It’s important to thoroughly wash and sanitize your hands before cleaning your loupes. The entire point of disinfecting loupes is to eliminate any bacteria, germs, or viruses. If your hands aren’t properly cleaned, there’s a possibility of transfer. The best practice is to always wear regulated PPE and gloves, just as you would if you were disinfecting other equipment in the office.
Ensure that you clean the lenses with alcohol, bleach, phenol, or solvent-free glass cleaner and a soft, lint-free cloth. What’s the point of wearing loupes if the lenses are scratched? This will compromise the quality and effectiveness that they were specifically designed for. It’s also essential to pick the proper cleaning solution. With technological advancements in the industry, loupes are now designed with different materials, meaning that a standard cleaning agent developed for glass is no longer acceptable. Remember, avoid all cleaners that include alcohol, bleach, phenol, or solvents. If alcohol is included in the ingredient list, ensure it’s below 20 percent as stronger formulas can compromise the glue holding the ocular in the carrier lens.
Always store loupes in their accompanying case when not in use. Don’t let them dangle from around your neck! If stored safely in a case, it will protect the lenses from potential scratches, twisted cords, or the arms unexpectedly breaking. I’ve made the major mistake of leaving them on my desk between patients and had to unfortunately witness them plunge to the ground in slow motion. What’s worse, they fell LED light first when the cord got stuck to my pants. I learned my lesson.
Do not apply a cleaning solution directly onto lenses. Lenses are designed with specific materials to be scratch-proof and anti-reflective. Damage to the lenses can occur if the wrong cleaning formula is applied. Be sure to always spray the cleaner onto a microfibre cloth before gently wiping the sections.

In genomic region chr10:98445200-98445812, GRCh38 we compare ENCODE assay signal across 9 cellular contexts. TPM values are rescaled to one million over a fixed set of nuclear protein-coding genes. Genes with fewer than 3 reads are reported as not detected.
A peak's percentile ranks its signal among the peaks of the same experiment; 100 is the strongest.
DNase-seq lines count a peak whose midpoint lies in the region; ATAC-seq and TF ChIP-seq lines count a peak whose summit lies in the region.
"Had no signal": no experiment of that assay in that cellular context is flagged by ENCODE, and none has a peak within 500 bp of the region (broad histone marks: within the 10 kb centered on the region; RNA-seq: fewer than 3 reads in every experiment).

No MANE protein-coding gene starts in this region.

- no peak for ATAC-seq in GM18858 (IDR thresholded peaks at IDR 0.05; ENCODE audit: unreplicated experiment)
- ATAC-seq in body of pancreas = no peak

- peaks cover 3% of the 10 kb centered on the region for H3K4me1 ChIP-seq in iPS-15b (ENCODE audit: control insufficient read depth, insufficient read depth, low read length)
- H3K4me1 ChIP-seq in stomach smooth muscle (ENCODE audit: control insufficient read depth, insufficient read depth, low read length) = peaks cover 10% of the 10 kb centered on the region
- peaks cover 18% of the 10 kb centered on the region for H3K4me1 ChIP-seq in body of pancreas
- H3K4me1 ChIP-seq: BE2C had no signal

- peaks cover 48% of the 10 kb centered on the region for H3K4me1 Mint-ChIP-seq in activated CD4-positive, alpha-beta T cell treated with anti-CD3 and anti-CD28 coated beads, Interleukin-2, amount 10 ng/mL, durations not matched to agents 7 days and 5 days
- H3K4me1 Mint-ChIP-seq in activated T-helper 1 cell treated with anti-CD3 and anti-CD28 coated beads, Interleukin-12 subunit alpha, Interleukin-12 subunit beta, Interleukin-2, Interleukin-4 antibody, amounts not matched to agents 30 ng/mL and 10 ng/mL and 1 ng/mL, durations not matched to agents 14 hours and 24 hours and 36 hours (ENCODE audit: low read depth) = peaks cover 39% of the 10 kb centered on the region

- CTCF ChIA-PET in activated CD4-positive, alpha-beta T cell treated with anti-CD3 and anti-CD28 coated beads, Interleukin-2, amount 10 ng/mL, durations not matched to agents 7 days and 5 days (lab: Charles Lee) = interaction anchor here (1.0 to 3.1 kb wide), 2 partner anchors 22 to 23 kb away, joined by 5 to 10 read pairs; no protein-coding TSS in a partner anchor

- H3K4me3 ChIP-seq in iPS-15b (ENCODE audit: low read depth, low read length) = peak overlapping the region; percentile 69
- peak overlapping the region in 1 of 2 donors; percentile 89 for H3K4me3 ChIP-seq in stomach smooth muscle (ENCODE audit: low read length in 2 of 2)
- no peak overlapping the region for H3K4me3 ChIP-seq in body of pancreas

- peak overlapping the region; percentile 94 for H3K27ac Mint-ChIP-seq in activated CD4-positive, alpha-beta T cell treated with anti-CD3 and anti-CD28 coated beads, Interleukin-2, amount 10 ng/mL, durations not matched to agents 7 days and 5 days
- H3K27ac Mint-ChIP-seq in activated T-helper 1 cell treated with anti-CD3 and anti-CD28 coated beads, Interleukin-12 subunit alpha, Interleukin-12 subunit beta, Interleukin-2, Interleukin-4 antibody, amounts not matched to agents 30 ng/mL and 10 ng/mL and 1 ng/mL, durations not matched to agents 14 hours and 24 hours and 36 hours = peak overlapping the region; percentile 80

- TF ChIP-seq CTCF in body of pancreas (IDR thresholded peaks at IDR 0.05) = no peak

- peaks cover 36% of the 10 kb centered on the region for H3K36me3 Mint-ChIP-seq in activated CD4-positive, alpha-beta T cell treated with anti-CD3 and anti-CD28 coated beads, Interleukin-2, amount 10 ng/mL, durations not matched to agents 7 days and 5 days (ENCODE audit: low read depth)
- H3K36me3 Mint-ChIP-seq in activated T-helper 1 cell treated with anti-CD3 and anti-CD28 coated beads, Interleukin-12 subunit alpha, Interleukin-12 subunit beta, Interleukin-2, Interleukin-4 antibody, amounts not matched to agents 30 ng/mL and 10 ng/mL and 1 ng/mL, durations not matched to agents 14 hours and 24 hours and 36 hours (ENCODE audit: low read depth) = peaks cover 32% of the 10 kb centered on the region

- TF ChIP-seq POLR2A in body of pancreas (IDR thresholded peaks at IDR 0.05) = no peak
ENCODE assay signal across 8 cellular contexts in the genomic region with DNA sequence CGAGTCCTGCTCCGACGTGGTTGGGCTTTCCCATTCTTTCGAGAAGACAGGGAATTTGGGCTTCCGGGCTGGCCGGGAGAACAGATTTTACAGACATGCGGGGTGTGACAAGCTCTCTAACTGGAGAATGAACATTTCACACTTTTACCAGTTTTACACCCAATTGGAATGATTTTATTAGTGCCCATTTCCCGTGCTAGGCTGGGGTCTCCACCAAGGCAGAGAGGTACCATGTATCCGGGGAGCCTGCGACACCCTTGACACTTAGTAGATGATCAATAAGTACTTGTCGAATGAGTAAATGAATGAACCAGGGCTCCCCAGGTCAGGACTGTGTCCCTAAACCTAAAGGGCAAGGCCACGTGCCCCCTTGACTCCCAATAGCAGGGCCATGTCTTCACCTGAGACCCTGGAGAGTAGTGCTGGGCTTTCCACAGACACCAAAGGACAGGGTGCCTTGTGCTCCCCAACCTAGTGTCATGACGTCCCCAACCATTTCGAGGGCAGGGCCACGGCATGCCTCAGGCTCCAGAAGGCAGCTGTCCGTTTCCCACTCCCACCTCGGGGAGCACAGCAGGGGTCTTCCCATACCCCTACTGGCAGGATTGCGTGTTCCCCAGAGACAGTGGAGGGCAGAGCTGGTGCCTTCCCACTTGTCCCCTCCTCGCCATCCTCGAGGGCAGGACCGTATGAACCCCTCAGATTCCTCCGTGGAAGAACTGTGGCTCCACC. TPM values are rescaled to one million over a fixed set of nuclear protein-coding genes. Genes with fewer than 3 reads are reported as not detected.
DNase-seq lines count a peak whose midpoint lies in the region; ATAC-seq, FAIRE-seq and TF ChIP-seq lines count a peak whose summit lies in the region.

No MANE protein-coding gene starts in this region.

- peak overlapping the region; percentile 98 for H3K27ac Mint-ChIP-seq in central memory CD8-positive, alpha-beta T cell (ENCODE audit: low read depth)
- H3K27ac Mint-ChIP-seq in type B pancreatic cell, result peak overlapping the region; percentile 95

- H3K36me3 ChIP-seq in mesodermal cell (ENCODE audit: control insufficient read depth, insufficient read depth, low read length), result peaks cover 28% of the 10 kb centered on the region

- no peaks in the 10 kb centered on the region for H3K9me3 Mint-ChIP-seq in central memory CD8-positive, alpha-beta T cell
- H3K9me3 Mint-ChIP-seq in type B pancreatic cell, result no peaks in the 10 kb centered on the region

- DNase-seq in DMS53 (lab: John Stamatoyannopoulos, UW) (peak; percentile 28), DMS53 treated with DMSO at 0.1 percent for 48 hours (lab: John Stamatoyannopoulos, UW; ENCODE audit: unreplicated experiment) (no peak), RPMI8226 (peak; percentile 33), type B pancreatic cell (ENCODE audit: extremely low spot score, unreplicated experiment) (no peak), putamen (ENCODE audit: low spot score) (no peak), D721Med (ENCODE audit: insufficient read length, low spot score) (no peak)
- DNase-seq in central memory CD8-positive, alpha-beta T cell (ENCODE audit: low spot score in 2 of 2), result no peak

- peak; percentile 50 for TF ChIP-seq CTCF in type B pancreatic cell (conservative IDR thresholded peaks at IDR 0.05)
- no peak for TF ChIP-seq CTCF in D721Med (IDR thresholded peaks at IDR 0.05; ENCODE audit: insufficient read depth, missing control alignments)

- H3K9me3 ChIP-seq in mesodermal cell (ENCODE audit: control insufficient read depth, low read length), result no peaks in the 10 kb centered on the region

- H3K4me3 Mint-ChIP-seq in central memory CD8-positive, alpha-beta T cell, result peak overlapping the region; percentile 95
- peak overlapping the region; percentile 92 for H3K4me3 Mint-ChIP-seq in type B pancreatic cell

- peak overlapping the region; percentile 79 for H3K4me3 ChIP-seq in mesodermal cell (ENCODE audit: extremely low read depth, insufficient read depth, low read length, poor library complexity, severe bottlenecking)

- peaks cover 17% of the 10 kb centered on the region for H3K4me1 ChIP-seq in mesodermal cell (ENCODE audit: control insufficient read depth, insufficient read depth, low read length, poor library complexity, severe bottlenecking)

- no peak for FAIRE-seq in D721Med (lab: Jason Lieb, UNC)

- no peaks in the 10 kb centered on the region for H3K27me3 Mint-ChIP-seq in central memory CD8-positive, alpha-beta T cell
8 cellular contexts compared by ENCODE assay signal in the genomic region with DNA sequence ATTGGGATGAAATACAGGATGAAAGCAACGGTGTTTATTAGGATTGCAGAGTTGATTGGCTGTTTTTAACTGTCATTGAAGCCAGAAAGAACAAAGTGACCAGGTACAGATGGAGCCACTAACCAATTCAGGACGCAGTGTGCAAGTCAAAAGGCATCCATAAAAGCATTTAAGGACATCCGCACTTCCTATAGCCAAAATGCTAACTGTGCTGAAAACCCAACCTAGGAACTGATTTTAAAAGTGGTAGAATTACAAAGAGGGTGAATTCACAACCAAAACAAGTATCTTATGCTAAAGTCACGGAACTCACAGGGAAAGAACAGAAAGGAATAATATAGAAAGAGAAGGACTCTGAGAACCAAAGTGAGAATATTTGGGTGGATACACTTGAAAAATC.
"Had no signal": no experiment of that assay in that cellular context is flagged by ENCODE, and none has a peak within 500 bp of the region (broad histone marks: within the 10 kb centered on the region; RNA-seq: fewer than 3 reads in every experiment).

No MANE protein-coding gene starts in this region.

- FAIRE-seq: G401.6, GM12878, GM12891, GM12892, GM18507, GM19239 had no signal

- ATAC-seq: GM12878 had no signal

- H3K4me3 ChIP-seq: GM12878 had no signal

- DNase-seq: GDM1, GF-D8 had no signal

Avoid using cloths made from wool or cotton. Again, this will cause scratches. Small particles can transfer from the cotton or wool cloth and compromise the quality of your equipment. Microfibre cloths are the best option when it comes to cleaning loupes. Scratches on the lenses could not only affect your eyeballs, but may also compromise the quality of view during treatment.
Never, and I mean never, submerge your loupes in water (or any other form of liquid). It’s important to remember that while some loupes may be water-resistant, not all are waterproof.
Disinfection protocols recommend that cables and all exposed plastic sections are to be wiped with a surface or plastic-safe cleaner. Be very careful to not get any liquids in the ports of electrical connectors for LED products. And even though this should be common knowledge, never place loupes in an autoclave or ultrasonic bath.
While practicing multiple other infection control protocols in the office, be sure not to overlook your loupes. Implement the necessary steps and time to ensure everyone’s safety in the office. If you’re unsure of the proper steps to take, ask your manufacturers and sales reps for suggestions. Ergonomic and high-quality loupes play a crucial role in successful treatments, and successful treatments can only be executed properly when all sterilization and safety protocols are met.
Always protect your precious eyeballs and until next time, peace out peeps!
About the Author
Irene Iancu has worked in various specialties including Paedo, Perio, General Practice and Orthodontics. Her goal in her current holistic practice is preventing and maintaining an optimal mind, mouth and body. Irene connects the systemic effects of oral conditions to her clients, while making a change for overall health and wellness. As a Peer and Quality Assurance Mentor contacted by the CDHO, a Clinical and Theoretical Dental Hygiene instructor at Oxford College, and a practicing dental hygienist in Toronto, Irene shares her passion for education with us today in the hopes we can change the lives of our clients and their loved ones. Irene can be contacted at Irene@toothlifestudios.ca, www.toothlifestudio.ca, IG: @ToothLife.Irene, @Toothlife, @Toothordare.podcast.